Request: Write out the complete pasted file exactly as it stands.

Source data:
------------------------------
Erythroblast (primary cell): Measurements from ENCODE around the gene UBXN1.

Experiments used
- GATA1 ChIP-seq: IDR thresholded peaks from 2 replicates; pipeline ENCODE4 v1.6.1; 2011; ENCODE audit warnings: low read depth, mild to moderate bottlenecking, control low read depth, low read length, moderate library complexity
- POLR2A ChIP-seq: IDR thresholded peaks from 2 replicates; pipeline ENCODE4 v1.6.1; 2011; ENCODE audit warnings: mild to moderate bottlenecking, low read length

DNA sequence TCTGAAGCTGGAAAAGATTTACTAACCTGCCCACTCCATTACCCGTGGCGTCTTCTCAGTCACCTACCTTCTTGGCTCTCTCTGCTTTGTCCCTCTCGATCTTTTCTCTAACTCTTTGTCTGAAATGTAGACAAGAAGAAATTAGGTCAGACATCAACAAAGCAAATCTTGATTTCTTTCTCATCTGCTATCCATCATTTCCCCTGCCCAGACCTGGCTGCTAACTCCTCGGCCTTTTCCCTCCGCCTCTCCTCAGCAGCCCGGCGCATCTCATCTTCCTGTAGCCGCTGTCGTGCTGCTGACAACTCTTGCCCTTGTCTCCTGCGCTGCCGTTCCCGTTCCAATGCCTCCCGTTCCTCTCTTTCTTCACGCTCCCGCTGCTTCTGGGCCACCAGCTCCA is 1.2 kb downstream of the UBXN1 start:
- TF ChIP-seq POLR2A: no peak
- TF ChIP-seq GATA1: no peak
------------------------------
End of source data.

Erythroblast (primary cell): Measurements from ENCODE around the gene UBXN1.

Experiments used
- GATA1 ChIP-seq: IDR thresholded peaks from 2 replicates; pipeline ENCODE4 v1.6.1; 2011; ENCODE audit warnings: low read depth, mild to moderate bottlenecking, control low read depth, low read length, moderate library complexity
- POLR2A ChIP-seq: IDR thresholded peaks from 2 replicates; pipeline ENCODE4 v1.6.1; 2011; ENCODE audit warnings: mild to moderate bottlenecking, low read length

DNA sequence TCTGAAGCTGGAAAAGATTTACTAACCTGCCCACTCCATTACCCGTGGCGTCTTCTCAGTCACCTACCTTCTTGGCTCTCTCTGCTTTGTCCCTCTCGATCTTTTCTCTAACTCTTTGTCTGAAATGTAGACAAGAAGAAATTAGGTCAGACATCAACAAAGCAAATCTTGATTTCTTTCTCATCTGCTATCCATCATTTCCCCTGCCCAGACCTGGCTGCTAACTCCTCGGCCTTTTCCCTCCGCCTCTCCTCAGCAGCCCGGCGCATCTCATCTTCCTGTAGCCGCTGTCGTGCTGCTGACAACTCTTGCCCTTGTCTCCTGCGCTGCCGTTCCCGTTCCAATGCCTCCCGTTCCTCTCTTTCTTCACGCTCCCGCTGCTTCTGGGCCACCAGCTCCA is 1.2 kb downstream of the UBXN1 start:
- TF ChIP-seq POLR2A: no peak
- TF ChIP-seq GATA1: no peak